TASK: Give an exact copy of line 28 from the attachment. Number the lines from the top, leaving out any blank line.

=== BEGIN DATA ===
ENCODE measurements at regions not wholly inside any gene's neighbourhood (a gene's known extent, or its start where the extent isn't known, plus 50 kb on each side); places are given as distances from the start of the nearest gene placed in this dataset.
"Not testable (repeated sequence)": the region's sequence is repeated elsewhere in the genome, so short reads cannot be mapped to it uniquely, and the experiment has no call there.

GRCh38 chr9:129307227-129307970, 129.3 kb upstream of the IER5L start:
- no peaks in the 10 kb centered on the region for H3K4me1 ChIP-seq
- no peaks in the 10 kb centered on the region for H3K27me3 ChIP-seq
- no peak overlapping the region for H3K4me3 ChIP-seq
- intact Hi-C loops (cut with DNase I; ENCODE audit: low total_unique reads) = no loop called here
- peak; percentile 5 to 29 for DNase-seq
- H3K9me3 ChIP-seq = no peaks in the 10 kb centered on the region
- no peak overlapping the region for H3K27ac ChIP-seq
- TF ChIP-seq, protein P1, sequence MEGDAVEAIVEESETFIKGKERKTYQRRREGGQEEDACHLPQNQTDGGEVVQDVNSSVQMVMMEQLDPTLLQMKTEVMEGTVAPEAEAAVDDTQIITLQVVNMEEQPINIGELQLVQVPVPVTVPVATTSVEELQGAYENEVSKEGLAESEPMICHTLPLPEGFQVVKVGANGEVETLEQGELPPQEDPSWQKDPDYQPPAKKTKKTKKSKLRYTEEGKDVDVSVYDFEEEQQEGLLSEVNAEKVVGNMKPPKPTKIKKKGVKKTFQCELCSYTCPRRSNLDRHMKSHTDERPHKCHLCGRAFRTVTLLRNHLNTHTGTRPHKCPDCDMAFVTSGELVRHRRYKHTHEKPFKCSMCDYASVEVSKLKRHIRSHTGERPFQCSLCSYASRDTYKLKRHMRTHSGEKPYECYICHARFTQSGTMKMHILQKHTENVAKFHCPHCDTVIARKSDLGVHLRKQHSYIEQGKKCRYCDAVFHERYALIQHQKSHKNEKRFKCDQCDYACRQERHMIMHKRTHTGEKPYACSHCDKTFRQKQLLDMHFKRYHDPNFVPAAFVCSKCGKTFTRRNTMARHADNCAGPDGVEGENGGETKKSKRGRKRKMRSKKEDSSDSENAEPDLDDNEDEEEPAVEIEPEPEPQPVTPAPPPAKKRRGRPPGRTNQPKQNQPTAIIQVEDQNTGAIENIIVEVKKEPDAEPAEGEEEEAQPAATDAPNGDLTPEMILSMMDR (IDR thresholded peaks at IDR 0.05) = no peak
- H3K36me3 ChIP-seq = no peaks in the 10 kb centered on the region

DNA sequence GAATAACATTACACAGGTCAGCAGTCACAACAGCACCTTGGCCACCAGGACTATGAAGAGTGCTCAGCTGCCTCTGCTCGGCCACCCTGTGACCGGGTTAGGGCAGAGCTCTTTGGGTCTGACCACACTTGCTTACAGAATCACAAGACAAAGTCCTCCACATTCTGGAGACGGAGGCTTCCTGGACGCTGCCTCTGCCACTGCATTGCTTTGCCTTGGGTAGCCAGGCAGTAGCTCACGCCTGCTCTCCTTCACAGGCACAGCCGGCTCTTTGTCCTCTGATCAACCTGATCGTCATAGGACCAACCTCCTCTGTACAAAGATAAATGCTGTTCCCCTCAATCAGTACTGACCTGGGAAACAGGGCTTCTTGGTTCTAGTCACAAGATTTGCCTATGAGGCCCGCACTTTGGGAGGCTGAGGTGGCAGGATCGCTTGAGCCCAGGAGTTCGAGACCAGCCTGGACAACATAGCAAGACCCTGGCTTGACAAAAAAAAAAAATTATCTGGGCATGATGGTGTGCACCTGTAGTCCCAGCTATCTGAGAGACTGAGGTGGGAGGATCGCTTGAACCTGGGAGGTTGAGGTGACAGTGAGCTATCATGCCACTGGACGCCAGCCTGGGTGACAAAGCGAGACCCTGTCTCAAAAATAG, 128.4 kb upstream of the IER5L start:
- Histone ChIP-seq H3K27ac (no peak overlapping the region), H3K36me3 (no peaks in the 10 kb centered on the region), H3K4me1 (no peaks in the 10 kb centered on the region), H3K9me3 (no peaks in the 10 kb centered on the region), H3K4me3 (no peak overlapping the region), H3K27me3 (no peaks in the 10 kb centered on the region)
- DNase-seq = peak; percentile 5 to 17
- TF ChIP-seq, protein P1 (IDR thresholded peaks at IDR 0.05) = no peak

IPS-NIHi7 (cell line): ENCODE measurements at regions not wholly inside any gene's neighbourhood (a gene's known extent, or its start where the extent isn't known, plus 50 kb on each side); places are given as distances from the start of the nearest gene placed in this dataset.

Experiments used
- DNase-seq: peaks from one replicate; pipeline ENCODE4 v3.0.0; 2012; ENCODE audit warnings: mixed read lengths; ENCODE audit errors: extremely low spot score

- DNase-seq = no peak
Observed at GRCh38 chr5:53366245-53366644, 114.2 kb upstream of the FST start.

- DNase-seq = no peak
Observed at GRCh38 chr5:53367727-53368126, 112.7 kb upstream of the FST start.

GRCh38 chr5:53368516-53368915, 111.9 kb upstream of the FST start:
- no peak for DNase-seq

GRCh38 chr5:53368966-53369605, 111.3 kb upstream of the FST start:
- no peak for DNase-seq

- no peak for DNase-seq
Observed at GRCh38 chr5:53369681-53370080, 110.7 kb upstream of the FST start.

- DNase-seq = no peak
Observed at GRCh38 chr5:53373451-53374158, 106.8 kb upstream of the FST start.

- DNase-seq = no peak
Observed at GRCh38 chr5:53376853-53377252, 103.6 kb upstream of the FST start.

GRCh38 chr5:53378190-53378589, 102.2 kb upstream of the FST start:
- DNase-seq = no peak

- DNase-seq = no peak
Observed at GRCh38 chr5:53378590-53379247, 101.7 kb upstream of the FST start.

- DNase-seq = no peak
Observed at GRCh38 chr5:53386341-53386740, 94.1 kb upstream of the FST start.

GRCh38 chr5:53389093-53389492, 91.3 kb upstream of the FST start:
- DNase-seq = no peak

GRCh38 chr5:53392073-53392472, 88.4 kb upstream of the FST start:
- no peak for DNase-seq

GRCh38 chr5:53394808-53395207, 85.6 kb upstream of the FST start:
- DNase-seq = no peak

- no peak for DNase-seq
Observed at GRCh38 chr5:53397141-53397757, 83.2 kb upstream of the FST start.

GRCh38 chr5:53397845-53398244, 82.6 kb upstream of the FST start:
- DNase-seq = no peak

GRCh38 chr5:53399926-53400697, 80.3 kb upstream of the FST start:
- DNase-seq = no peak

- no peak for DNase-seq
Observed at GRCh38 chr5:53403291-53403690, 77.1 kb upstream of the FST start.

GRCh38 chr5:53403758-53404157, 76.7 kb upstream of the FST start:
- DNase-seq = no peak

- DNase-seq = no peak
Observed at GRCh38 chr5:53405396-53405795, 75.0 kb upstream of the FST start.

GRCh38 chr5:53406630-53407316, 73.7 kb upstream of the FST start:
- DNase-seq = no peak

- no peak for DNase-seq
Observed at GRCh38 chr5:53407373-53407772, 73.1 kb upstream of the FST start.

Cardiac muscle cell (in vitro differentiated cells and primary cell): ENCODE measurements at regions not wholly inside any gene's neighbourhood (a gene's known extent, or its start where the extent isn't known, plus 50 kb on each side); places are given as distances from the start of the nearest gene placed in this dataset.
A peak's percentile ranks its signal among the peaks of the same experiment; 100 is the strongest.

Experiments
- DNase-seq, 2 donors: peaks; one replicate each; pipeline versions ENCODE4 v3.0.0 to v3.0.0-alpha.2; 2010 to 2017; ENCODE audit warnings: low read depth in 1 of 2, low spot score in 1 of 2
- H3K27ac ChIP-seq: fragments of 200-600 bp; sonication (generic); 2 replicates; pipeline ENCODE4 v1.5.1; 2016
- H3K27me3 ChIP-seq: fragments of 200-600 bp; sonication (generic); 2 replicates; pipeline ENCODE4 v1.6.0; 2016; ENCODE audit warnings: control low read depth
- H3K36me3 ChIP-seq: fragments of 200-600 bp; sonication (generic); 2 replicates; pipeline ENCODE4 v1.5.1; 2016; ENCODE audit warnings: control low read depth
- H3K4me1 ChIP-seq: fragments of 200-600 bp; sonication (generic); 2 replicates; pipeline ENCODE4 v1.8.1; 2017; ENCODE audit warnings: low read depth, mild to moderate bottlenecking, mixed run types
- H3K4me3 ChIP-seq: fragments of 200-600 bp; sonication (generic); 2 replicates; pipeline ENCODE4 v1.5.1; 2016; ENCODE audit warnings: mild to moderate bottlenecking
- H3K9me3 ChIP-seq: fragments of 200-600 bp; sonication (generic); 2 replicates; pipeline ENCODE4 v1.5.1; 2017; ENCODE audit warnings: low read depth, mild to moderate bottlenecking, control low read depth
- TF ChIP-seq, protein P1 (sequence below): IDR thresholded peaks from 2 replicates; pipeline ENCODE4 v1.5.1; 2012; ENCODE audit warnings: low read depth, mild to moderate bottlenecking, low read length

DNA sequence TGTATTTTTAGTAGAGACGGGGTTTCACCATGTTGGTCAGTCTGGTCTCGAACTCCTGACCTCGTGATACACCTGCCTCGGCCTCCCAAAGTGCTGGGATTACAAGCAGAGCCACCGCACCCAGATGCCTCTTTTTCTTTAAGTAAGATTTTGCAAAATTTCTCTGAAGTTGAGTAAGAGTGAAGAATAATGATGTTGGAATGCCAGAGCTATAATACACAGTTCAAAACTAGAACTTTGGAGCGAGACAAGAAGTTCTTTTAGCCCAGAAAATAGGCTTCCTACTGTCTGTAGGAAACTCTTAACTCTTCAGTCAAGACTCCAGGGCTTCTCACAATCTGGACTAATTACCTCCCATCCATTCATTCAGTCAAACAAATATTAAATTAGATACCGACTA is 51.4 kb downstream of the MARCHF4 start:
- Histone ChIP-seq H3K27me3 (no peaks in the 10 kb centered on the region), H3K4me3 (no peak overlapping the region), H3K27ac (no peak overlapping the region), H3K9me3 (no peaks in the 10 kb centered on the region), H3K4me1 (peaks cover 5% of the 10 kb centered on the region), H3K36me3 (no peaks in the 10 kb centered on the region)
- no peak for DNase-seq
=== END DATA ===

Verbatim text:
- no peak for DNase-seq